Knock-down-rebuild is no-longer environmentally feasible and “urban renewal” in suburban sites requires an new approach. The three key groups we identified are landowners, developers and local government. This section is for developers. The first version of the developers playbook (below) presents a new approach to positively transform the built environment of neighbourhoods and precincts. This site is an overview of the steps required for developers.
Most suburban redevelopment happens on a single lot, where a house is added to the front or rear, or the existing housing is demolished and two or more are built in its place. The effect of this is to make almost all of the land into either house or driveway. This significantly reduces the amount of trees in areas, as well as significantly increases flood risk and increased urban heat effect (where built-out areas hold and magnify heat). Almost all suburban land is potentially redevelopable, meaning that, if we don’t change, cities and suburbs will become unlivable into the future.
One of the problems with current redevelopment is the reduced permeability that stems from the small lot size. With larger lots we can optimize the buildings to increase the amount of open space, number of trees and parking spaces. But we can only achieve larger lot-sizes if landowners sell or the develop their land at the same time.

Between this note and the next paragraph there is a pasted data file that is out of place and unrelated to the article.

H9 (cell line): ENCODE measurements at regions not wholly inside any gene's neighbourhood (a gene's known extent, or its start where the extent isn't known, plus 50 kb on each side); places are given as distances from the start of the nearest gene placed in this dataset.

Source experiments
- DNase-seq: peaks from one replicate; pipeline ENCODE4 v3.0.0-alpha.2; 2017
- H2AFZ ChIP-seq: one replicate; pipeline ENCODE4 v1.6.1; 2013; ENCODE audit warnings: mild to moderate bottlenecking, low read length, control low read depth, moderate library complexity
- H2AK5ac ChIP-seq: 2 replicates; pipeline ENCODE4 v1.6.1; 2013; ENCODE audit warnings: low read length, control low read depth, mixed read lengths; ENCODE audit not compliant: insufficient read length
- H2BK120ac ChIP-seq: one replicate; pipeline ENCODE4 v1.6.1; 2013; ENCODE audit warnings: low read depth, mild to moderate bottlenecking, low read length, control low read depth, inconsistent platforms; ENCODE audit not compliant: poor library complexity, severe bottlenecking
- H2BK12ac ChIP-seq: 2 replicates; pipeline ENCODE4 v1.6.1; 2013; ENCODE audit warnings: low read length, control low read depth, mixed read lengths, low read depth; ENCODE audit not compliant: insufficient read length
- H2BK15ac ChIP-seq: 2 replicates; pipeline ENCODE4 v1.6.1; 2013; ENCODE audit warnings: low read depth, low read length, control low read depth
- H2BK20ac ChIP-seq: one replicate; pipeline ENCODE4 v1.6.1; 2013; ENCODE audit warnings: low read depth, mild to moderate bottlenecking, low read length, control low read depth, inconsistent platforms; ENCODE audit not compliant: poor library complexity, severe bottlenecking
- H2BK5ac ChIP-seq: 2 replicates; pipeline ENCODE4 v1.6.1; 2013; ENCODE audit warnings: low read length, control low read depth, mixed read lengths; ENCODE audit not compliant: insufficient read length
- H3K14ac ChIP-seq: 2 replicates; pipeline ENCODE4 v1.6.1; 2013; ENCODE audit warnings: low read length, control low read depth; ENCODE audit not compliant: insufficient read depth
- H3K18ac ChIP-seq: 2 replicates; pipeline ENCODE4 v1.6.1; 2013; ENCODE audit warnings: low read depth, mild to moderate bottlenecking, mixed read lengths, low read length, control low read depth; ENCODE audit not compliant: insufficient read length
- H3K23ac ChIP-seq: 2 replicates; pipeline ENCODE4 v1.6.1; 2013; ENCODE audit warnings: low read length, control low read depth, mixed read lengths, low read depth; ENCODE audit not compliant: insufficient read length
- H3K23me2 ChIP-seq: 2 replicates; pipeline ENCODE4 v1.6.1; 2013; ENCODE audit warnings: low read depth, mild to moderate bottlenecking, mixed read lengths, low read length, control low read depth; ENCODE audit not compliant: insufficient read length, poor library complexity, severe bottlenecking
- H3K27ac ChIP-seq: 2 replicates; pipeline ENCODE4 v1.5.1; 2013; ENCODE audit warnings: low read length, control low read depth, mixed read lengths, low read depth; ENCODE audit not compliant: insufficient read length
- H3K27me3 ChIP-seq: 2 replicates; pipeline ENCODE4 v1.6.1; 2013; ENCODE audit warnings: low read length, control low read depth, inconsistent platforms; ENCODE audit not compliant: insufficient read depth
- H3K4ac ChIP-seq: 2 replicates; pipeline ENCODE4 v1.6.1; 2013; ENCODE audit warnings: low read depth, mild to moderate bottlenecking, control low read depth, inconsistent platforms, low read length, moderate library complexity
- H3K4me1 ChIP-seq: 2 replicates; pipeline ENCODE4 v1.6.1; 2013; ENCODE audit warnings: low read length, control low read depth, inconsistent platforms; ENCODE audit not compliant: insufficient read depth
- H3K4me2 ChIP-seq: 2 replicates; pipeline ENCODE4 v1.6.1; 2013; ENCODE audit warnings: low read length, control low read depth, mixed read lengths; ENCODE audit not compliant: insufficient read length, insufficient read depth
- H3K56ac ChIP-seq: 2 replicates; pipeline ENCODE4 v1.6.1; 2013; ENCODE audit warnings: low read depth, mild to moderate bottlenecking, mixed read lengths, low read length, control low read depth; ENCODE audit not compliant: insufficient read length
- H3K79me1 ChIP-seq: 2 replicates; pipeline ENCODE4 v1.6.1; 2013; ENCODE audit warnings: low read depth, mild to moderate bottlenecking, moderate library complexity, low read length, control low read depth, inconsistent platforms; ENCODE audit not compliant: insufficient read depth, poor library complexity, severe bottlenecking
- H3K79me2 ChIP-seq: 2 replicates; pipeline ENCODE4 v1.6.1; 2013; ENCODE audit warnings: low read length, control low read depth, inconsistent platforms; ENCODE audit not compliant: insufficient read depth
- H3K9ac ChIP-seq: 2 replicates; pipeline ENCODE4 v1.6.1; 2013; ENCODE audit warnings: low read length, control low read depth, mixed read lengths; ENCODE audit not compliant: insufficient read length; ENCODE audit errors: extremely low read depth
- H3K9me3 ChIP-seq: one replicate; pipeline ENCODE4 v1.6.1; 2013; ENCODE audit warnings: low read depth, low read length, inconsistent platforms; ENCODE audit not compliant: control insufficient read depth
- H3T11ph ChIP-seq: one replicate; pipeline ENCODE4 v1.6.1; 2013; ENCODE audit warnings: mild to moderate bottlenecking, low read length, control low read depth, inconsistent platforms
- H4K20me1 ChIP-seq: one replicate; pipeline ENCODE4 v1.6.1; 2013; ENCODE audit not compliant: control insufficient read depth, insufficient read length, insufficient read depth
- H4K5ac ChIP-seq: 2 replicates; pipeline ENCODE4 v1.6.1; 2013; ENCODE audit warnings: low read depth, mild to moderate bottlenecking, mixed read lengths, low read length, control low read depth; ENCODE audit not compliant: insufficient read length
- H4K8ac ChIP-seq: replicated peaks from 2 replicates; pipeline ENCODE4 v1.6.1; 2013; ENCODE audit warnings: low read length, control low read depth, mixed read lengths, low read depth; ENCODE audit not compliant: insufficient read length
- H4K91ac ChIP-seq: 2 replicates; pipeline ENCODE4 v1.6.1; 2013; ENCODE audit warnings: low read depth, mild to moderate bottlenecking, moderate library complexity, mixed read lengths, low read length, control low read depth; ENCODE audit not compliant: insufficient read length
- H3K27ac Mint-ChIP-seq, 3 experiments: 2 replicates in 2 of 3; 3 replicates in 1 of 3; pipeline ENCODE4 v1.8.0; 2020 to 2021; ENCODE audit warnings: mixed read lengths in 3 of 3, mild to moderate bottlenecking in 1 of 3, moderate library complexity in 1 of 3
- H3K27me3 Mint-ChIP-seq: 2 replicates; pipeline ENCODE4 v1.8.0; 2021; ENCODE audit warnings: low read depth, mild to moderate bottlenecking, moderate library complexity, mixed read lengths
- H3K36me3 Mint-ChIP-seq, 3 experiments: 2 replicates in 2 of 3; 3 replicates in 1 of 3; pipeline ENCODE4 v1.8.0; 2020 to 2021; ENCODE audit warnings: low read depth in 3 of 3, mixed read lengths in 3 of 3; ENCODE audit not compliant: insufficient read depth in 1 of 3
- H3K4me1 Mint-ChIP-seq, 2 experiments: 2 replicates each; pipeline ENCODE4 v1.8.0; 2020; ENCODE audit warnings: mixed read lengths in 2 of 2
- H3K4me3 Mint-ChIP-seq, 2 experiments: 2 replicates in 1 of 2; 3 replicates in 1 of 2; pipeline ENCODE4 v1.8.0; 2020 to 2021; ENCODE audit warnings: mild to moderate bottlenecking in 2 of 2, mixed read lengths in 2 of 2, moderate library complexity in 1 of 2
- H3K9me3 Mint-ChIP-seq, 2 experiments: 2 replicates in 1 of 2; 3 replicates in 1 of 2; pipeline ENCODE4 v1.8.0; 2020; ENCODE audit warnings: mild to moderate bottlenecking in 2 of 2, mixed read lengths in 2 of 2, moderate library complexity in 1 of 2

In order to encourage this process, council will allocate areas where the development rules make this more viable IF landowners work together AND if the development can also show community benefit. To date the the concessions are: 1 additional storey on amalgamated lots of greater than 2000 square metres; and removal of third party objection rights if developments adhere to the precinct plan and the precinct design guide. However, to achieve these precinct designs, developers must also deliver both onsite and off-site precinct additionalities. On site aspects will be covered through the design guide, but off-site benefits will be implemented through value capture mechanisms and developer contributions. These are available on request.
It is anticipated that new councils will need to define their own benefits, concessions and statutory responses, all of which is covered in the municipal playbook.
Financial: Larger lot sizes mean larger developments on a single site. Furthermore, could will be offering incentives to promote the concept. If managed well, this will lead to higher volumes of sale-able stock. Furthermore, the economies of scale on a single site should allow for greater efficiencies across the board.
Certainty: Council will have spent significant time and resources developing their precinct plans and will have a formal set of obligations that need to be met. This will allow for far more effective feasibility analysis at project’s commencement.
Community acceptance: In order to implement the scheme, council has already done significant community consultation and established agreed upon design guides. By following these guides developers will avoid community resistance to planning proposals.